Microsoft is advising businesses running older Windows Server versions to upgrade before support ends.
“Organisations that are on older versions of WS will benefit the most from upgrading to Windows Server 2012 R2,” Windows Server product marketing manager Patrik Bihammer told PCR.
“Particularly if [they] are still on WS 2003 – which is going to have support ended in July 2015 and offers no Hyper-V platform – or WS 2008, considering all the significant enhancements over the last several releases to improve the performance and availability of your networking infrastructure.”
“To use an analogy, the performance improvements you get moving from WS 2003/2008 to WS 2012 R2 is like moving from driving an estate vehicle to a sports car.”
Windows Server 2012 R2 is the second Windows Server product to be launched within the space of a year, which Bihammer said was a sign of the continuing strength of the networking software.
“WS 2012 was a fantastic product release, one of the most significant and substantial product releases in the history of Windows Server – similar to moving from WS NT to WS 2000,” he explained.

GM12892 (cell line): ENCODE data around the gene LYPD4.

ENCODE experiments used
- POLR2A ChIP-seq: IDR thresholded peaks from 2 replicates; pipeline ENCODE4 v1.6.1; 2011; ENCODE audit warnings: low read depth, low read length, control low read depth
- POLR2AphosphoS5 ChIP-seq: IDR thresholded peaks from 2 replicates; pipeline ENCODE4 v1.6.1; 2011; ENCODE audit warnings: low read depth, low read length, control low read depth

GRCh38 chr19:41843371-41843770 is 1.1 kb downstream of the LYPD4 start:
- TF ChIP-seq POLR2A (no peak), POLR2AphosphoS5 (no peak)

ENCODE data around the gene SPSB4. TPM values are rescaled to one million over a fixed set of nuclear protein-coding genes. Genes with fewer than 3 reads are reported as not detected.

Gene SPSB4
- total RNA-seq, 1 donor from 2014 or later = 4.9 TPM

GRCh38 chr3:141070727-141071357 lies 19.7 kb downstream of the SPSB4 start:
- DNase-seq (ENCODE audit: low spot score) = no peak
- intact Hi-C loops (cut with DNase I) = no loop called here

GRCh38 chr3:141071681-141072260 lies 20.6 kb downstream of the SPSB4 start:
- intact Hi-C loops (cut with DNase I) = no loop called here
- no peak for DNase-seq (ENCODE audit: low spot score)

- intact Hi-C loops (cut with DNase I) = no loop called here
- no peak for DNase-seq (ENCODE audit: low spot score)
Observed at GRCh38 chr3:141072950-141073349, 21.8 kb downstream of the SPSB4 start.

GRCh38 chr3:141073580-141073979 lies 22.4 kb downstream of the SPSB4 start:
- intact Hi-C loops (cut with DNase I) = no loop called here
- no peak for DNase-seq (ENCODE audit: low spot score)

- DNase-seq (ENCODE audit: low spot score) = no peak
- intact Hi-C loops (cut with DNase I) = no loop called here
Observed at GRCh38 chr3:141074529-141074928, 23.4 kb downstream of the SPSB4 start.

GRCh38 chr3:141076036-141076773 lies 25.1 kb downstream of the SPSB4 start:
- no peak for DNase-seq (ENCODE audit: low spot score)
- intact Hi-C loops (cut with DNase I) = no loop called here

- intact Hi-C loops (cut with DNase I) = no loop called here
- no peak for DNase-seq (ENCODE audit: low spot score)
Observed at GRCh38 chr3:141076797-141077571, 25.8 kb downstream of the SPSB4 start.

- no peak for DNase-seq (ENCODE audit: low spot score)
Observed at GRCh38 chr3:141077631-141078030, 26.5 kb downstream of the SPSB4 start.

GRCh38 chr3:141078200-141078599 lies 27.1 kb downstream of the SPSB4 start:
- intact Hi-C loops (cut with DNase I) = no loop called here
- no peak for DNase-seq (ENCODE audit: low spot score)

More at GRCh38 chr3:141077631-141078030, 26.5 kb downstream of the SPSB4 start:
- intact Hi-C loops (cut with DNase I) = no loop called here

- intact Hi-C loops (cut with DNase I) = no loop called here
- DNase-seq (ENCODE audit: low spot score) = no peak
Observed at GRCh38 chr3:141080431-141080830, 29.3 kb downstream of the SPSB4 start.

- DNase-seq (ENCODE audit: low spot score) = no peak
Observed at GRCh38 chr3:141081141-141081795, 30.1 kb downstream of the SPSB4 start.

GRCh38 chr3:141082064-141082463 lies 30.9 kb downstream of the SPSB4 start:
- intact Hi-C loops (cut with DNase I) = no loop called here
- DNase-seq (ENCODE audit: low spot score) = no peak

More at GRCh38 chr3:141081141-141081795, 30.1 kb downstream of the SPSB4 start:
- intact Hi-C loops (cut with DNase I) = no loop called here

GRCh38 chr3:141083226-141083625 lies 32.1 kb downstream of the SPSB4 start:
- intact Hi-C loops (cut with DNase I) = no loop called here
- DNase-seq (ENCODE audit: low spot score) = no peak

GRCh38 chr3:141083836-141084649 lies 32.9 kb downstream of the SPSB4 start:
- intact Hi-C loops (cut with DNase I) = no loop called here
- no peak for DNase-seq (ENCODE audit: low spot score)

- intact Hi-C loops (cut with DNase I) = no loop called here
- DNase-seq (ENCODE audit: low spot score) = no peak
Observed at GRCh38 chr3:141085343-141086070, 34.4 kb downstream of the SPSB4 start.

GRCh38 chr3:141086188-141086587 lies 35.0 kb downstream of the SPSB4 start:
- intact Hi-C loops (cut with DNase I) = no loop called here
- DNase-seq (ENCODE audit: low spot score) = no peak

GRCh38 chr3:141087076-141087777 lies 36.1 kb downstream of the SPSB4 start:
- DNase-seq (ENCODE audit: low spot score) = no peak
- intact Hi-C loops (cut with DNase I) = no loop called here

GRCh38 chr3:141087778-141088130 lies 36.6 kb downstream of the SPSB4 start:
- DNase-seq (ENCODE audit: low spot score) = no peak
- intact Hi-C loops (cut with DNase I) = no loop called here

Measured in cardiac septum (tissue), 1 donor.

“Yet, the fact that we have released WS 2012 R2 within 12 months of a previous major release just shows the rate of innovation that we are putting into our products.”
“WS 2012 R2 is not just a ‘basic service pack’ – the product is a major release with substantial enhancements including significant advances in server, storage and network virtualisation.”
Bihammer added that any firms beginning to implement a Bring Your Own Device policy may benefit from upgrading.
“We have embraced the BYOD phenomena and are building technology to enable IT firms to empower their employees to work from anywhere and from any device with technology built into WS 2012 R2 – from Active Directory, Dynamic Access Control, Direct Access, Work Folders as well as Virtual Desktop Infrastructure (VDI), to helping with management, security, remote access, protection and control of corporate information,” he said.
For the full interview with Bihammer, check out the digital edition of PCR